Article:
Rising rents, affordable housing, and efforts – sometimes defeated by neighbors – to build new apartments get as much attention in the Tri-Cities these days as home sales. In many ways, they share the same opportunities and challenges as the rest of the housing economy.
Rents in the Tri-Cities have increased as they have across the nation. Like home prices, they’re no longer squeezing housing budgets; they’re taking a big bite. It begs the question, how much can rents rise?
In February, the U.S. median rental price hit a new high of $1,792, up 17.1% from last year, according to Realtor.com®. The most current Census data shows that the median rent in the Johnson City metro area is $734 a month. Up .05% from the previous year. Kingsport-Bristol’s $678 a month median was up 2.6%. But this data lags in real-time conditions. Since it was gathered, there have been examples of double-digit short and long-term lease renewals. And occupancy rates – especially in the higher-end apartment complexes – are high. Demand is up and local and out–of–state investors are buying land and looking at expansion.
Although it’s not conclusive of all area apartment complexes, the March data on average rents and trends in the region’s major cities look like from Zumper, an apartment listings website. The rents are the monthly average rents on long-term leases compared to March last year.
- 1 Br – $600, up 20%.
- 2 Br – $913, down 3%.
- 1 Br – $550, up 29%
- 2 Br – $700, up 2%
- 1 Br – $600, up 20%
- 2 Br – $663 down 2%
- 1 Br – $775, up 19%
- 2 Br – $850, down 3%
- 1 Br – $625, up 4%
- 2 Br – $795, down 8%
The Tennessee Apartment Association says members need to build 5,000 new units a year to keep up with demand across the state. The association’s website says the current 361,800 Tenn. apartment homes add $2 billion to the economy and 4,000 jobs. Two billion is a little under what the Tri-Cities existing home sales market and real estate multipliers added to the local economy last year.
“Whether it’s rent or mortgage payments, the general rule of thumb is to keep monthly housing costs to less than 30% of your income. And with rents surging nationwide, February data indicates that many renters’ budgets may be stretched beyond the affordability limit,” said Realtor.com® Chief Economist Danielle Hale. “With rents up by nearly 20% over the past two years, rental prices are likely to remain high, but we do expect some cooling from the recent accelerated pace.”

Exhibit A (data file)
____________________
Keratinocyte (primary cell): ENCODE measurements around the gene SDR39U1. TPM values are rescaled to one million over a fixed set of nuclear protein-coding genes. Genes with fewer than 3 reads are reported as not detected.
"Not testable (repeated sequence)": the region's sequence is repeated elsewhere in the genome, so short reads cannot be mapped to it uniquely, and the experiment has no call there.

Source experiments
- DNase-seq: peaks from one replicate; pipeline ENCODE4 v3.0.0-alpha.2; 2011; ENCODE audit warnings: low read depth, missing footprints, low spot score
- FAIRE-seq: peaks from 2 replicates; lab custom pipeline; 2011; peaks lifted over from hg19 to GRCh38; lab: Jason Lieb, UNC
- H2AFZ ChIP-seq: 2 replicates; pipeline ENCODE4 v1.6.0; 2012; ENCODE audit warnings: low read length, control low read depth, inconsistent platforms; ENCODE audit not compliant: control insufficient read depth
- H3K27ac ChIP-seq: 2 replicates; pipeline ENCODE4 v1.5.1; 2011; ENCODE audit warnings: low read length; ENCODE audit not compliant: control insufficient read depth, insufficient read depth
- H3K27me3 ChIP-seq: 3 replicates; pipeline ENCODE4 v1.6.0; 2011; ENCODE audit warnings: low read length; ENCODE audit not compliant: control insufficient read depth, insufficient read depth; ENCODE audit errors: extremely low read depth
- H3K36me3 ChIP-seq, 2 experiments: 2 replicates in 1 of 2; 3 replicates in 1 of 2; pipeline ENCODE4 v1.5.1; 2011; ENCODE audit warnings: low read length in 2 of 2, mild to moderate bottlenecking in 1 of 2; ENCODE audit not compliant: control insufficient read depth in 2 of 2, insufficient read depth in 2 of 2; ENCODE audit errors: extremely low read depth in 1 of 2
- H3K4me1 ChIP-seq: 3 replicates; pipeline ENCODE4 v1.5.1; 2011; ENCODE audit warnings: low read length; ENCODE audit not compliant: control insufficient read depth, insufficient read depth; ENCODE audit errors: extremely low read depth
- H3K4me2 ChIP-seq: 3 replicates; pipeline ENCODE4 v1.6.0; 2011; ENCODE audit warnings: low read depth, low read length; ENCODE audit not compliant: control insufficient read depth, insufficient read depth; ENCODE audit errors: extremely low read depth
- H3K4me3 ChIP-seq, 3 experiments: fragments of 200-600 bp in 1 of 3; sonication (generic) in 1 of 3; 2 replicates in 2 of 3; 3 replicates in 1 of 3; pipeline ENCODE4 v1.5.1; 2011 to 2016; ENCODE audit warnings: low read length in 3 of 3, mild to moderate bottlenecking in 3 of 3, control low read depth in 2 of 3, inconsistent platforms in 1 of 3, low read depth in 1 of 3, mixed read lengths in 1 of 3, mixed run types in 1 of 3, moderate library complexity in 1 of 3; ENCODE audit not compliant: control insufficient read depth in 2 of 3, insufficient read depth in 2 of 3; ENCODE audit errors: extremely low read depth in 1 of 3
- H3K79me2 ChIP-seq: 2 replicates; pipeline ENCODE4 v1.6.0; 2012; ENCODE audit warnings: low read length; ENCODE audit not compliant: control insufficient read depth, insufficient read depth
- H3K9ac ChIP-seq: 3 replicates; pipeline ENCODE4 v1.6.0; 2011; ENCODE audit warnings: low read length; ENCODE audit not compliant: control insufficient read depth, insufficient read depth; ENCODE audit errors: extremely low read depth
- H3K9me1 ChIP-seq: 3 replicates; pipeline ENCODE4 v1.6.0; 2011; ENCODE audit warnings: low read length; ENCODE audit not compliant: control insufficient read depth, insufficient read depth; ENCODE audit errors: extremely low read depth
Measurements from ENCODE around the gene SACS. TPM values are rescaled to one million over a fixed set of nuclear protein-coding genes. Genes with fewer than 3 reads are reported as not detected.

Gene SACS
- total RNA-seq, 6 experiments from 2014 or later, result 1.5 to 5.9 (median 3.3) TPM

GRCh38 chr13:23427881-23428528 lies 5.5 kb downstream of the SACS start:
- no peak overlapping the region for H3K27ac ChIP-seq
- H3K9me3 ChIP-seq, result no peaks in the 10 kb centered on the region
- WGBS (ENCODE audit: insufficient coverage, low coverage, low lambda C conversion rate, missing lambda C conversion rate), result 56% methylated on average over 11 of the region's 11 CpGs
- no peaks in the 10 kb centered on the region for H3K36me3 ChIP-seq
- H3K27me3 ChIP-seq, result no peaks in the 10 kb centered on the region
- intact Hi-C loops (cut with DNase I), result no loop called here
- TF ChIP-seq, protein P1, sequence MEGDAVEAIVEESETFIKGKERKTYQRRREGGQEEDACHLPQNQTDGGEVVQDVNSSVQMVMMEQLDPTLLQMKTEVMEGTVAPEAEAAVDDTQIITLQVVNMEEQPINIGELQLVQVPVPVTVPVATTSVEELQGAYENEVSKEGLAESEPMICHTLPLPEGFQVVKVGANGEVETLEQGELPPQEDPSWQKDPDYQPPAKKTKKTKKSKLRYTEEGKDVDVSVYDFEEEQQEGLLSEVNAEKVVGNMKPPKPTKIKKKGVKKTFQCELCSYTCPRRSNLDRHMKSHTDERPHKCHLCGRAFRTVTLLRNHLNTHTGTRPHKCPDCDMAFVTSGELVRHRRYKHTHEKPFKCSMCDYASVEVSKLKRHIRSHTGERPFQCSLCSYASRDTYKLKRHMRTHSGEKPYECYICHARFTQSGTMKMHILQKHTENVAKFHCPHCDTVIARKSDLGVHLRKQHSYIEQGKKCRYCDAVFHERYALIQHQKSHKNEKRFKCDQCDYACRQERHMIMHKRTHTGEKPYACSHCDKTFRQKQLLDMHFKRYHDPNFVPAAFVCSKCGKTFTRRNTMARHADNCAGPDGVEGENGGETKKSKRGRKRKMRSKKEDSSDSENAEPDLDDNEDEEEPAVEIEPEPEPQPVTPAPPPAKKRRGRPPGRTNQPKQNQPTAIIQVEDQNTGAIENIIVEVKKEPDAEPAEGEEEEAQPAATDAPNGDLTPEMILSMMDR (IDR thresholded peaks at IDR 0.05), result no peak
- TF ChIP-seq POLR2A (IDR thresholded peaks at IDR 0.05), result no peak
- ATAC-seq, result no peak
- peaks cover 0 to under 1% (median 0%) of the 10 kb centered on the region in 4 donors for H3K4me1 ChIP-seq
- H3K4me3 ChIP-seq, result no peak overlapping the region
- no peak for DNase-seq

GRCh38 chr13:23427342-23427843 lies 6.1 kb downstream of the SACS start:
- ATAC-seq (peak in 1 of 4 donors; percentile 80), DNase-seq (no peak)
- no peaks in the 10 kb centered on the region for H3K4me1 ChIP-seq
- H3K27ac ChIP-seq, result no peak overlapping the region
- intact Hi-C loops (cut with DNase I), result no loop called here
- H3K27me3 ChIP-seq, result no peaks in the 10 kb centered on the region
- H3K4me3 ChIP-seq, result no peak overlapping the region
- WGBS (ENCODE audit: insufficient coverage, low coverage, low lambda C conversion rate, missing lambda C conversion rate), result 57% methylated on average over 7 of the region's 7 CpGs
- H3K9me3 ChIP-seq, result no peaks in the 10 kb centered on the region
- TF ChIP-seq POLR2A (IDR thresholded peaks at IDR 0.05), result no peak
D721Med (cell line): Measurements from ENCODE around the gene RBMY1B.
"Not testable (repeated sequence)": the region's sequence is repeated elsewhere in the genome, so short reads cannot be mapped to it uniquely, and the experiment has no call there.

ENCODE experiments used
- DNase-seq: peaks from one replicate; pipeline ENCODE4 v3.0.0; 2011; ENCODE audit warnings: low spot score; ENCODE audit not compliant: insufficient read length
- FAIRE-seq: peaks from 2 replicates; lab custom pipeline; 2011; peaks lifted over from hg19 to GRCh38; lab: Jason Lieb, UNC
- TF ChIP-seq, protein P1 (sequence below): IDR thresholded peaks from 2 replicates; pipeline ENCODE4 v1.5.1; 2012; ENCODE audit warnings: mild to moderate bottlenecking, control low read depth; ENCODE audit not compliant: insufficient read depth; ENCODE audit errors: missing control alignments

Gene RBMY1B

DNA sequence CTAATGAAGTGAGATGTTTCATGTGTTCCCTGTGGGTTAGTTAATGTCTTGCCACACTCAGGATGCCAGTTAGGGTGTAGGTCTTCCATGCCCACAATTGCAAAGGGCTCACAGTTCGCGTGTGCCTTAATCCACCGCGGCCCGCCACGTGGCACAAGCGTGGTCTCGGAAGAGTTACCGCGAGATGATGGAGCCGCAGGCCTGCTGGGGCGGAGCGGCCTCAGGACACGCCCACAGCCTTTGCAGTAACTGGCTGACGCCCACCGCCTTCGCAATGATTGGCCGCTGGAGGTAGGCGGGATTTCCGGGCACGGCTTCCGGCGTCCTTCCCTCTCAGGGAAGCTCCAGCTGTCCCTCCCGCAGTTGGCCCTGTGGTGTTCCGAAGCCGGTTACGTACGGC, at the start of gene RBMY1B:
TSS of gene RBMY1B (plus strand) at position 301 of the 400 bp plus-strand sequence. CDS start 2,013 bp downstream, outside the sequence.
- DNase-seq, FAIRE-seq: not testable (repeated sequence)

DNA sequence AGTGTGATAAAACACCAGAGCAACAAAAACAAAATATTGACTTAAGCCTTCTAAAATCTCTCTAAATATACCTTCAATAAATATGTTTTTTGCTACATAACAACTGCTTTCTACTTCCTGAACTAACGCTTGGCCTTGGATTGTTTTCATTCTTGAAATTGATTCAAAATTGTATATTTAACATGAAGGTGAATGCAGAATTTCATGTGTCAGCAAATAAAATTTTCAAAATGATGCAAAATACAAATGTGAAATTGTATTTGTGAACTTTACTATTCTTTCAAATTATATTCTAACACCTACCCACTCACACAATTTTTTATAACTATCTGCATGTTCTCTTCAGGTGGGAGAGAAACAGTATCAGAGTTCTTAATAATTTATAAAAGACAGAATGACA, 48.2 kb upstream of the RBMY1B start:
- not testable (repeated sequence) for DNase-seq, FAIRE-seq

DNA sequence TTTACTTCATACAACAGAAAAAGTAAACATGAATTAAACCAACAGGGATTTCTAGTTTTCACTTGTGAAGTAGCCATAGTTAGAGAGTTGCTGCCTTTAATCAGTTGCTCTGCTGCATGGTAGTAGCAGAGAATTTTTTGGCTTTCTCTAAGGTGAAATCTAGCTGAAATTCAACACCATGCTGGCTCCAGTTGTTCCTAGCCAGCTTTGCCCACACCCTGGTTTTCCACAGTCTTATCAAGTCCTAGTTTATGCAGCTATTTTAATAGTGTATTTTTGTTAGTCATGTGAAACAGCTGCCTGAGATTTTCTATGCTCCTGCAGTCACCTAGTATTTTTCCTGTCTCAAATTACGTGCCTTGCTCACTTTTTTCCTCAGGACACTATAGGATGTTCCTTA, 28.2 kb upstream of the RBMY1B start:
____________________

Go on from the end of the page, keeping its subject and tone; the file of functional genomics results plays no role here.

Applied to the current local household incomes, here’s the 30% affordability target for total cities. The first figure is the monthly target for median households incomes. The second is the median for family households.
- Bristol – $1,052, $1,438
- Elizabethton – $950, $1,142
- Greeneville – $1,026, $1,243
- Johnson City – $1,054, $1,628
- Kingsport – $1,052, $1,467
Census data show the share of local renters who paid 30% or more of their income on housing in 2020 was:
- Bristol – 43.6%
- Elizabethton – 39.7%
- Greeneville – 51.2%
- Johnson City – 50.1%
- Kingsport – 47.1%
Richard Fishman, founder of ValCap, heads the firm that owns the largest number of large apartment complexes in the Kingsport area. Holdings include five complexes with land purchases and plans to build more in the Bristol area. ValCap has 8,000 apartment units in 23 complexes in Texas, Tennessee, Indiana, Pennsylvania, Ohio, Mississippi, and South Carolina. When asked when he thinks rents will cool off, he said, “When supply exceeds demand…of course.”
In a recent interview Shane Abraham, president and founder of Universal Development and Construction (ADC), Johnson City, offered a counter outlook. “I hope that the supply spigot doesn’t remain open too long and the market becomes over-saturated. I would not be as concerned if our region had major employment gains year after year. But we know that has not traditionally been the case. So, without a lot of new jobs, it’s hard for me to be bullish with an overabundance of new supply become absorbed in a short period of time.” ADC’s website lists 26 area apartments and three condominium developments.
Since that interview Bureau of Labor Statistics (BLS) data show the Johnson City metro area’s labor market has recovered to pre-pandemic job levels and added almost 1,000 new jobs. Kingsport-Bristol has not seen the same robust recovery. It is still 3,000 jobs shy of its pre-pandemic level. And, both rents and home prices continue to increase faster than wages.
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